Very small advantages can grow into massive advantages over time that can propel you to financial independence at a much earlier age than traditional retirement.
Allow me to use myself as an example of how ostensibly benign advantages have proven to return extraordinary results. My dad has his own accounting practice that has proven to be a successful business. One day when I was 16 he asked if I’d want to do accounting work part time to make some money and learn accounting.
I agreed and I started preparing bank reconciliations and write ups for small business clients. Later that year I had a choice of taking a college accounting class in high school and the curiosity of learning more about a subject my dad was teaching and earning college credit motivated me to say yes.
When class began we were learning accounting 101 and it was very simple accounting, but I mastered the subject matter a little quicker than my peers and with greater understanding because my dad was also teaching me at home when I worked for him.
Then in my senior year of high school, I took college accounting 2 and once again the elementary accounting principles were not challenging and I received another A and 3 more college credits. In addition to the 2 college accounting classes I took in high school, I also received college credit for AP World History, AP US History, and College Italian.
This all allowed me to graduate high school with 15 college credits, basically a semester finished. When college began I was always a semester ahead of my peers since I started college with credits. This allowed me to take more advanced accounting classes earlier and since I was a student athlete and had accounting work experience with my dad I was more attractive to employers and landed 2 paid internships before my junior year.
With the high grades, athletic experience, and now two internships I had a resume that landed me an internship with PricewaterhouseCoopers and was offered a full time job before I started graduate school. Since I entered college with a semester done already I was able to graduate with my Master’s in Taxation a semester early which saved $10,000 and then gave me another advantage.
In my last semester of graduate school I began studying for the Certified Public Accounting exam and passed the audit and business environment exams before graduating. Since I graduated a semester early I had the time to focus 100% on passing the remaining two parts and was done just two months after graduating from college.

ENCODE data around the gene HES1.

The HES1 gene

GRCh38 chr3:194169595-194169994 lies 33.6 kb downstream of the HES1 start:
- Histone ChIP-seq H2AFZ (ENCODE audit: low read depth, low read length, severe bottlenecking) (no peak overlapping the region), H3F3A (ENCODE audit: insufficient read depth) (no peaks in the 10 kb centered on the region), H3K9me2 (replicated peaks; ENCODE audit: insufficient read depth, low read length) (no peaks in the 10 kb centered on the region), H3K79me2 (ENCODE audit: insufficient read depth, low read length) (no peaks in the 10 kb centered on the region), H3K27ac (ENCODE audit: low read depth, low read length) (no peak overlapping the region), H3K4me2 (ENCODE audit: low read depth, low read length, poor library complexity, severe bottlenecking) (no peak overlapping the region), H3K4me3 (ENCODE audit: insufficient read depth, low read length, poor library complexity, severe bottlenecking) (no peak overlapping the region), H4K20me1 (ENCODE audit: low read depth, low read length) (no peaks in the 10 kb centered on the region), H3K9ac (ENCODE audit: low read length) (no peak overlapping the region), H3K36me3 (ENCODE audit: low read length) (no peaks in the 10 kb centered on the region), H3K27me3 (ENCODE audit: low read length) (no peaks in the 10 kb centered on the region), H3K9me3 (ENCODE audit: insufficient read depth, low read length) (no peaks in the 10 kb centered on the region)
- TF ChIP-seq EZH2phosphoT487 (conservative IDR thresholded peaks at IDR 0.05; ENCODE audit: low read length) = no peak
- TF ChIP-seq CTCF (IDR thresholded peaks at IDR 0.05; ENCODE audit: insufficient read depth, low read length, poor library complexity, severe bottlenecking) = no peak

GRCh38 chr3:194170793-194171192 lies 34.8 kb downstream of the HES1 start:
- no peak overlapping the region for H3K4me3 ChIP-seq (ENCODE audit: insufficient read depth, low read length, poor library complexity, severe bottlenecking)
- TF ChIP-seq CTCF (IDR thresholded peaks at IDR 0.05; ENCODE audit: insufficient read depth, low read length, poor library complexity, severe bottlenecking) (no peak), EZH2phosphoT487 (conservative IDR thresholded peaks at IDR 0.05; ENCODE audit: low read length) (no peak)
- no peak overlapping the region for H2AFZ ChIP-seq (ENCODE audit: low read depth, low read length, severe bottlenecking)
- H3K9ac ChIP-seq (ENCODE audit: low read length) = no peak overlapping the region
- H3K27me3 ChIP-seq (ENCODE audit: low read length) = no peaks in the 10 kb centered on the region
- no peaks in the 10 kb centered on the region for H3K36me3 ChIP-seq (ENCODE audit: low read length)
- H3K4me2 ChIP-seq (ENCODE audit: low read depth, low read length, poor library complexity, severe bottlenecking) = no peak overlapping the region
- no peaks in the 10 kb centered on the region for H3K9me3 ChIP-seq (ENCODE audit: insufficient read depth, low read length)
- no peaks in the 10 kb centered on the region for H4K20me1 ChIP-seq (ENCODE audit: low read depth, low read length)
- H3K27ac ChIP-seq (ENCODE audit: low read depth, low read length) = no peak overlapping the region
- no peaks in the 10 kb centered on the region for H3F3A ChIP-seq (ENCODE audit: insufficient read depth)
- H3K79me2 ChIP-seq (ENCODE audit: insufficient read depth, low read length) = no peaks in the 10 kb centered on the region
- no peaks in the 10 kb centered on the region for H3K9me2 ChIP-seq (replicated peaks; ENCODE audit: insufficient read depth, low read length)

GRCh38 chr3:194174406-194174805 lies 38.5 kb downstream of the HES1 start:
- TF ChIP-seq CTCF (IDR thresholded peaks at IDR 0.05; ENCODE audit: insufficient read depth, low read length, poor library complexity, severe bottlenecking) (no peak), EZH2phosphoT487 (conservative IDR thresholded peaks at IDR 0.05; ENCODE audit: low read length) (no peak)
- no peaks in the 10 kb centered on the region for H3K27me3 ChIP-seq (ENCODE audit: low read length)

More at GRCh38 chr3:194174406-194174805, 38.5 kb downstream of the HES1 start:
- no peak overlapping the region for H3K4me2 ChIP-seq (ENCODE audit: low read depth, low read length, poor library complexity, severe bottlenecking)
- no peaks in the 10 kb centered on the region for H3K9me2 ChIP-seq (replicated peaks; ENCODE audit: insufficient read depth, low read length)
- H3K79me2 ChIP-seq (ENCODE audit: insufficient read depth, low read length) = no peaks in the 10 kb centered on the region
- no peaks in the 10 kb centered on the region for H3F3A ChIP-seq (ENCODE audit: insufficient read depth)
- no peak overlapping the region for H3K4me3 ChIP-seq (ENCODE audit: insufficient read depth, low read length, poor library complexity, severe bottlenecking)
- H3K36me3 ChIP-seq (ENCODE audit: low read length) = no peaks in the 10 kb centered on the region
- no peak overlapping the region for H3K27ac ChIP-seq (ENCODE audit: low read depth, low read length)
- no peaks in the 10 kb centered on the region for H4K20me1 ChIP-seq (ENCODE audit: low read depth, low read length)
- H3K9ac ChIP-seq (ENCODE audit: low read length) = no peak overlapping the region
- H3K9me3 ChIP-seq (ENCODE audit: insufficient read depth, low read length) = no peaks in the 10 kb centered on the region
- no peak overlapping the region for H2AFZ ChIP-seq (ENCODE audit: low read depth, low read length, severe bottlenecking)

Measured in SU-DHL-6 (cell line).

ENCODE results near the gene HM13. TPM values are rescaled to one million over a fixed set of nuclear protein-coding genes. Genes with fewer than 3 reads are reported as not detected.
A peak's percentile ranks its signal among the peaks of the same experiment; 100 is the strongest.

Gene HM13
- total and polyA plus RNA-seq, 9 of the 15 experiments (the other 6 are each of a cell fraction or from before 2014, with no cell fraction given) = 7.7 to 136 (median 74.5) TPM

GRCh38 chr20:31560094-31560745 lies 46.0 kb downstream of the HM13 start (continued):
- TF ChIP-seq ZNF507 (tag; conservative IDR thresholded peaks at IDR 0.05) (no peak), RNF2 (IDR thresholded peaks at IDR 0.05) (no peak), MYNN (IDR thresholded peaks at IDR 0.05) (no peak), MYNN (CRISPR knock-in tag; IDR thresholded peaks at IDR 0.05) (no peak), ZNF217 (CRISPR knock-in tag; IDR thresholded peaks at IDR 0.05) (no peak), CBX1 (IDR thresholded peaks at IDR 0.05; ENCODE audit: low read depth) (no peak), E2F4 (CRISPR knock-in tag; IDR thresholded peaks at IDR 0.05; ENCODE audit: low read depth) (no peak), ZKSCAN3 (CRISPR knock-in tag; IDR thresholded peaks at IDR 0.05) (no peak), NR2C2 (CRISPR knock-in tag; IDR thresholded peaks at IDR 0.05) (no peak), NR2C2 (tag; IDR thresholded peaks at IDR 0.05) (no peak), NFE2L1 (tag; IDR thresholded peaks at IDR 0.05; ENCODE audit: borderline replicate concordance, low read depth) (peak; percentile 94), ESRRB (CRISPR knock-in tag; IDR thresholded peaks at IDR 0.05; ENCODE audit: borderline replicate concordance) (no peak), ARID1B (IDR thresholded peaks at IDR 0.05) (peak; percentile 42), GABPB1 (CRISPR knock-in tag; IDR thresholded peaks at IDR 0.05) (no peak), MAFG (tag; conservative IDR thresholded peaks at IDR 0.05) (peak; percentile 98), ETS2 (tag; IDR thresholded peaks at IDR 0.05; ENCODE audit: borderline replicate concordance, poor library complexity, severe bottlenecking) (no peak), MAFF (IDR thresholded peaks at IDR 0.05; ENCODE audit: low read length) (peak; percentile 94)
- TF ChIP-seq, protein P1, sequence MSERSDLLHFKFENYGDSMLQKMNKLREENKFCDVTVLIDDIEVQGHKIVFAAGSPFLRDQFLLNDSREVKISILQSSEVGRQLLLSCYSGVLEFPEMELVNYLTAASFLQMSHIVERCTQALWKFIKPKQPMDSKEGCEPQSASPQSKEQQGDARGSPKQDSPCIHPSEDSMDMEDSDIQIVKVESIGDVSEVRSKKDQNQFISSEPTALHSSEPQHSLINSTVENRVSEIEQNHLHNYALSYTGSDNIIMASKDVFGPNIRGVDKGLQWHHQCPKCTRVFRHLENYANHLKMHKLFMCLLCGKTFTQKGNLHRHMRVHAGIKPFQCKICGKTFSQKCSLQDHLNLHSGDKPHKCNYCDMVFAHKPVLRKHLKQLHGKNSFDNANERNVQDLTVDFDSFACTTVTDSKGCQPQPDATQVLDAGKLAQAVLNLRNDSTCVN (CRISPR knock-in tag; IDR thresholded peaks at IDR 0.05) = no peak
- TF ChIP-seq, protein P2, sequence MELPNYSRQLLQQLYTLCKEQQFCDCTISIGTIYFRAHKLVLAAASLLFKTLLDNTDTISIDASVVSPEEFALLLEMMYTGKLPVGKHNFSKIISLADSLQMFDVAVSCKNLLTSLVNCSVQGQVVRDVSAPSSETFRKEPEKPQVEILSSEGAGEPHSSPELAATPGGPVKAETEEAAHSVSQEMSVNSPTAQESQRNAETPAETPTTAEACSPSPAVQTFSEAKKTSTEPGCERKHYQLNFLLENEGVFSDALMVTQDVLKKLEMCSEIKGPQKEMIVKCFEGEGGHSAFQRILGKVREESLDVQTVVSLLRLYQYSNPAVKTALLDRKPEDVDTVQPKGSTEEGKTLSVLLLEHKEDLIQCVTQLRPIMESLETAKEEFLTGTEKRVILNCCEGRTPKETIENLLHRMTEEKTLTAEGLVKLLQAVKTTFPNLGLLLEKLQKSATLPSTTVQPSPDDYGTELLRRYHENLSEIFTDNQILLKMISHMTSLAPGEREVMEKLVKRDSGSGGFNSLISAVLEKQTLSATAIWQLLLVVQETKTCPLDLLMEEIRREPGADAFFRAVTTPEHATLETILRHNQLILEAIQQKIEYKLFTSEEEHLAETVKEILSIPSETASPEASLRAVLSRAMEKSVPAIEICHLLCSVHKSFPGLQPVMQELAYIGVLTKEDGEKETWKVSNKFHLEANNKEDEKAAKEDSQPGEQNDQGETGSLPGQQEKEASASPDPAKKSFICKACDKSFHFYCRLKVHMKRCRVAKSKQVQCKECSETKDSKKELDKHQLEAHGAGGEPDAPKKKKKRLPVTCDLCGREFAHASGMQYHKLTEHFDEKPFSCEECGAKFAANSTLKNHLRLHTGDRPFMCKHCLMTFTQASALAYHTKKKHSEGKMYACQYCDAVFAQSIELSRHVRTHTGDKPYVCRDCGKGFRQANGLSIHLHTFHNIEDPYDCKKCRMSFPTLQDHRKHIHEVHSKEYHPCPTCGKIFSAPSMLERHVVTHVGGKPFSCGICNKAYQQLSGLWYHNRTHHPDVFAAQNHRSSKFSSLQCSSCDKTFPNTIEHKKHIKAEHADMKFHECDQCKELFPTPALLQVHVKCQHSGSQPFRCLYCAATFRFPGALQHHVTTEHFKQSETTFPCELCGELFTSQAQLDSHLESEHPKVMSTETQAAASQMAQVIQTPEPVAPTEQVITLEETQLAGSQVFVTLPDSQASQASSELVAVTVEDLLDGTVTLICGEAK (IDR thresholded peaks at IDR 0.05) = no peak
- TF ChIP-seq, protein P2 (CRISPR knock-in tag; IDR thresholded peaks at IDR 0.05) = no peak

I was 22, had a full time job lined up that started in 7 months, and learned what freedom felt like. All of this began with working for my dad at 16 and continuously building on my foundation of knowledge. The effects of this initial marginal advantage continued after graduating from college.
Having worked at PricewaterhouseCoopers (which was made possible from two previous internships with smaller companies) I was able to land an accounting job that paid 50% more than if I had stayed at PwC.
Even more than better pay was fewer hours, health insurance premiums covered 100%, 401k contributions matched 100%, and free breakfast and lunch. I would’ve never predicted that taking advantage of such a small opportunity at 16 would reap such enormous and exponential rewards in my low twenties and beyond.
I share this story, not to boast, but to show the power of how small comparative advantages can reap enormous rewards down the road. Reflect on this because there is something you can do that can fuel your quest to financial independence. Something you do better than someone else due to skills, accumulated knowledge, contacts, or straight passion and willpower.
Your comparative advantage may seem tiny and insignificant today, but over a long enough time horizon it can become a huge advantage and being able to deliver massive value to people who are willing to pay money for such value translates into financial freedom in the near future.
It may take a while to find the best path to take to arrive at financial independence, but keep in mind how important the little advantages you possess can reap transcendent rewards.